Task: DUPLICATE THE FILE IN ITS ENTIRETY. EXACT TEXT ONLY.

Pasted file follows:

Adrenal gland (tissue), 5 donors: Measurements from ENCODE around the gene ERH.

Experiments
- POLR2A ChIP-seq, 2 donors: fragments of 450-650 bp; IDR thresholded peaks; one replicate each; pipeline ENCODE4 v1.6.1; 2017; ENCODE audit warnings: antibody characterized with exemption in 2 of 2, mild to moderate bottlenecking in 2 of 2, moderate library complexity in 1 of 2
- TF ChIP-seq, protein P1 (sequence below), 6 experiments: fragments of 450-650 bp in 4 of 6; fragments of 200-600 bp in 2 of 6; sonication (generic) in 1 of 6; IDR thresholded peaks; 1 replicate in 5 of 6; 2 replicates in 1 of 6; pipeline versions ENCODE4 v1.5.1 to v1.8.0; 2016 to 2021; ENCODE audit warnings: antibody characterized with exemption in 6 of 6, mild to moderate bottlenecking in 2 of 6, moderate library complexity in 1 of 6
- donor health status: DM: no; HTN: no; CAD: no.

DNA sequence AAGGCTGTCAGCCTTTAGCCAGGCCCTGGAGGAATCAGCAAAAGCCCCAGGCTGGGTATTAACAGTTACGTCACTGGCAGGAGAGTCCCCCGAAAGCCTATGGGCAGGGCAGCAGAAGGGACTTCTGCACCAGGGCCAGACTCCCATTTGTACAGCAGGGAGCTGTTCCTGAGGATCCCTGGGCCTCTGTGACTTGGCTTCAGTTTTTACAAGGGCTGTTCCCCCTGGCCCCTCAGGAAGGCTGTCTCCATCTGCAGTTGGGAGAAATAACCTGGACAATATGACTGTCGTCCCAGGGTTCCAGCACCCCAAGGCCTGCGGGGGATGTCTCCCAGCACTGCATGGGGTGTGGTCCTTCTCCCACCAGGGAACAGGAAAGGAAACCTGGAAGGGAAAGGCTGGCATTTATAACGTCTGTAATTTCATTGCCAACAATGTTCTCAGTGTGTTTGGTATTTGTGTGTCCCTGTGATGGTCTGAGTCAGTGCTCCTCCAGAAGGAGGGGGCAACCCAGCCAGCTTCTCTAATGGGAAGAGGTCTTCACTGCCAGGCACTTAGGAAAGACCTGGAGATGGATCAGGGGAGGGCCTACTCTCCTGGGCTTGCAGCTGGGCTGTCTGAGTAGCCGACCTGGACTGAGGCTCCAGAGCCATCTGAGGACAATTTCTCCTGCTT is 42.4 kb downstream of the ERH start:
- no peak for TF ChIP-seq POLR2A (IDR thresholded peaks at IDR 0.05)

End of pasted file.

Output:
Adrenal gland (tissue), 5 donors: Measurements from ENCODE around the gene ERH.

Experiments
- POLR2A ChIP-seq, 2 donors: fragments of 450-650 bp; IDR thresholded peaks; one replicate each; pipeline ENCODE4 v1.6.1; 2017; ENCODE audit warnings: antibody characterized with exemption in 2 of 2, mild to moderate bottlenecking in 2 of 2, moderate library complexity in 1 of 2
- TF ChIP-seq, protein P1 (sequence below), 6 experiments: fragments of 450-650 bp in 4 of 6; fragments of 200-600 bp in 2 of 6; sonication (generic) in 1 of 6; IDR thresholded peaks; 1 replicate in 5 of 6; 2 replicates in 1 of 6; pipeline versions ENCODE4 v1.5.1 to v1.8.0; 2016 to 2021; ENCODE audit warnings: antibody characterized with exemption in 6 of 6, mild to moderate bottlenecking in 2 of 6, moderate library complexity in 1 of 6
- donor health status: DM: no; HTN: no; CAD: no.

DNA sequence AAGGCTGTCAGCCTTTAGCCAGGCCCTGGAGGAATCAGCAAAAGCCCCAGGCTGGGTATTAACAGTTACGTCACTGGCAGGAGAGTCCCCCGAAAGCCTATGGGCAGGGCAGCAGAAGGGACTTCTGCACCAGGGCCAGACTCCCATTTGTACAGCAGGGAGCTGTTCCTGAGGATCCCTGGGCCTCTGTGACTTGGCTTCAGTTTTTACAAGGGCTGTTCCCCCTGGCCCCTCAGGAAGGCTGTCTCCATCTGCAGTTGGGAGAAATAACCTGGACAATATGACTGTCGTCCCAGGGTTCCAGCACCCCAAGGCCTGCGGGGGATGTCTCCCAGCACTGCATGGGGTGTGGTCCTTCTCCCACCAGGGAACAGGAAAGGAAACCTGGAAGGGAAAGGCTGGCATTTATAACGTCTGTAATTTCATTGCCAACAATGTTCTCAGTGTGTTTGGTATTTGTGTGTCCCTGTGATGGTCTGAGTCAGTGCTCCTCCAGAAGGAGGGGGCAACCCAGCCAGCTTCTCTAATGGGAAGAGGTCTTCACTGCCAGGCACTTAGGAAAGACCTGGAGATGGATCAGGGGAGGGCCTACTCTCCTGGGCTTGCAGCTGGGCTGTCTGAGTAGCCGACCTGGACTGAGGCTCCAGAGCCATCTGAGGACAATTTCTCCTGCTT is 42.4 kb downstream of the ERH start:
- no peak for TF ChIP-seq POLR2A (IDR thresholded peaks at IDR 0.05)